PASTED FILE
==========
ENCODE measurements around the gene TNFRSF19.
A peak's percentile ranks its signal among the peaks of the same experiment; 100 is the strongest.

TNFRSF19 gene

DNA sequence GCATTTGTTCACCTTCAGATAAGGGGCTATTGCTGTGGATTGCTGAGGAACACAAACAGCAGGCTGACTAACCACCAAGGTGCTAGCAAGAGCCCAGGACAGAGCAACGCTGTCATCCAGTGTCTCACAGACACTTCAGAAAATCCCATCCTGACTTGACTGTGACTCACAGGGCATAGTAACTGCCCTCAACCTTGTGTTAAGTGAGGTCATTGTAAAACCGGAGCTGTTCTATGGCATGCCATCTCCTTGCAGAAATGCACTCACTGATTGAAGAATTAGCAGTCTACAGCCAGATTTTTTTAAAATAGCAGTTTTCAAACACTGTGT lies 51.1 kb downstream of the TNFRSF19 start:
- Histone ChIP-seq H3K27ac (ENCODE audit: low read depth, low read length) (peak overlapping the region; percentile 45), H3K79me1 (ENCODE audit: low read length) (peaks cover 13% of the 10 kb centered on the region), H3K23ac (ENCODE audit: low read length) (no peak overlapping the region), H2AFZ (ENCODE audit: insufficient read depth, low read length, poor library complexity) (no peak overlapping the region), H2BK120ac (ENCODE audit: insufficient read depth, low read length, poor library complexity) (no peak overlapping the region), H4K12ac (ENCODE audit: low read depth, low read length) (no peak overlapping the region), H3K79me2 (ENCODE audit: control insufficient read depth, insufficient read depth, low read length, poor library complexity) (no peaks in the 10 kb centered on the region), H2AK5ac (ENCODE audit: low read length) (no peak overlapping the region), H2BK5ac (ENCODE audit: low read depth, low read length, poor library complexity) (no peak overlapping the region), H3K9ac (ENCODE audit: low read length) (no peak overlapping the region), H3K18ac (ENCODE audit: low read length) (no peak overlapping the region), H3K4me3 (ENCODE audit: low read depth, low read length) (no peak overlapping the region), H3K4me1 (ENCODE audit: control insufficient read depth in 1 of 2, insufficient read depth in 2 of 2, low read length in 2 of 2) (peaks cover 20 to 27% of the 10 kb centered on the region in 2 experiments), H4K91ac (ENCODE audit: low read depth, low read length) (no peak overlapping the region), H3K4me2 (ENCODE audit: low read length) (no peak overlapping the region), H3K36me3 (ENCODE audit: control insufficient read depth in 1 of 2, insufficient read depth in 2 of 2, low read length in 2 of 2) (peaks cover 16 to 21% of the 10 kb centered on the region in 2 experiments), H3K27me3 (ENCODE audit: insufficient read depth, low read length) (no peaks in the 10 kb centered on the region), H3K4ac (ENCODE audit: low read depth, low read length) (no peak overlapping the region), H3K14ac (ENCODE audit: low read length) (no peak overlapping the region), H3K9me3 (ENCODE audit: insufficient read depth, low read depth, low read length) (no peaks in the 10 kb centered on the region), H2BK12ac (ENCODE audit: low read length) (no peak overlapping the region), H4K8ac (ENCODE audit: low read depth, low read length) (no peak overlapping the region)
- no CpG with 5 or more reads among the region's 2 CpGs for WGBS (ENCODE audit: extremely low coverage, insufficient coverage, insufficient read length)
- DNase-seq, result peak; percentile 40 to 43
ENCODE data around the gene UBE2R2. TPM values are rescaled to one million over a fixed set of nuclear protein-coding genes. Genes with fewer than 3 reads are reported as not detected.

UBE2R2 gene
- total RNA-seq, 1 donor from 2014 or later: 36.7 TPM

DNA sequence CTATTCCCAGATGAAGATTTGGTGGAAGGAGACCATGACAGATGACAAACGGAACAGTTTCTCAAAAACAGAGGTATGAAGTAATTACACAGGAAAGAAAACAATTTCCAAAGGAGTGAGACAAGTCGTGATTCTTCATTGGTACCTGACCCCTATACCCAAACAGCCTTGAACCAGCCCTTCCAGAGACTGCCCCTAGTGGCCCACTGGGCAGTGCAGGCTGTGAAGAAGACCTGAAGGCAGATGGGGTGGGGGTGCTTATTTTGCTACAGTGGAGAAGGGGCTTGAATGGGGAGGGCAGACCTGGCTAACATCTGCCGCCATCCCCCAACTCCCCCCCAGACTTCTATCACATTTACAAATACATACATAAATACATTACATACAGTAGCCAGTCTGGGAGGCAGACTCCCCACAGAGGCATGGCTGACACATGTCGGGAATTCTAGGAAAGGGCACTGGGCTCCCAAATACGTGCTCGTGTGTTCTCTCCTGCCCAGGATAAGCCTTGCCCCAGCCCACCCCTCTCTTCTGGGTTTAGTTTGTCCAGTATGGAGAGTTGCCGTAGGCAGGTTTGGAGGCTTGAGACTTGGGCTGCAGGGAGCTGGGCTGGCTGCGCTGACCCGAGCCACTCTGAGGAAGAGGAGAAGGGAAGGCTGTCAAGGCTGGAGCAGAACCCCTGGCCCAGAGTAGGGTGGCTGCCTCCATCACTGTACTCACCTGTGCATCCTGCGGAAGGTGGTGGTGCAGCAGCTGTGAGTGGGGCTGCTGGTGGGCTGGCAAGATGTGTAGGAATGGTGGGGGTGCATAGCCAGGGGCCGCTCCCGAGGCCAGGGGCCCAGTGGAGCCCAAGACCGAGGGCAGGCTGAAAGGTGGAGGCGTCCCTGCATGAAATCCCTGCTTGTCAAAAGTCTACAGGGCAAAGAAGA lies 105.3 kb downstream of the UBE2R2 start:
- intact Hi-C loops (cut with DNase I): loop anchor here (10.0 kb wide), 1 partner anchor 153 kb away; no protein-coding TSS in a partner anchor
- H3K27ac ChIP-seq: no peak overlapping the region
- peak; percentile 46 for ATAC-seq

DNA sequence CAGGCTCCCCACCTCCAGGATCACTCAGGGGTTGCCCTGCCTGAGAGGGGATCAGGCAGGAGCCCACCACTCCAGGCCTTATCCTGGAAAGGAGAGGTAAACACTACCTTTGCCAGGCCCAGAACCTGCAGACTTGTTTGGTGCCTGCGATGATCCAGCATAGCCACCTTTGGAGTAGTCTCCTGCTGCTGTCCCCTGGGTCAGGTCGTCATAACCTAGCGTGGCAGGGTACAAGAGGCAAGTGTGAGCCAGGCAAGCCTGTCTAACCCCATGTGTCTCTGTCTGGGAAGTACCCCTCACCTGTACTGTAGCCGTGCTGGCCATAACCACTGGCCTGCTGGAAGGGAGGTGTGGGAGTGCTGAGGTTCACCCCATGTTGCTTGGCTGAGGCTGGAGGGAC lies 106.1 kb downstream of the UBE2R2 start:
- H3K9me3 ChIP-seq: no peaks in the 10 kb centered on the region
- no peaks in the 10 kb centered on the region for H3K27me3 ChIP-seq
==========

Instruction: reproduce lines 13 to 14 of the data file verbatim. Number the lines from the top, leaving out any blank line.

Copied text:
- H3K27ac ChIP-seq: no peak overlapping the region
- peak; percentile 46 for ATAC-seq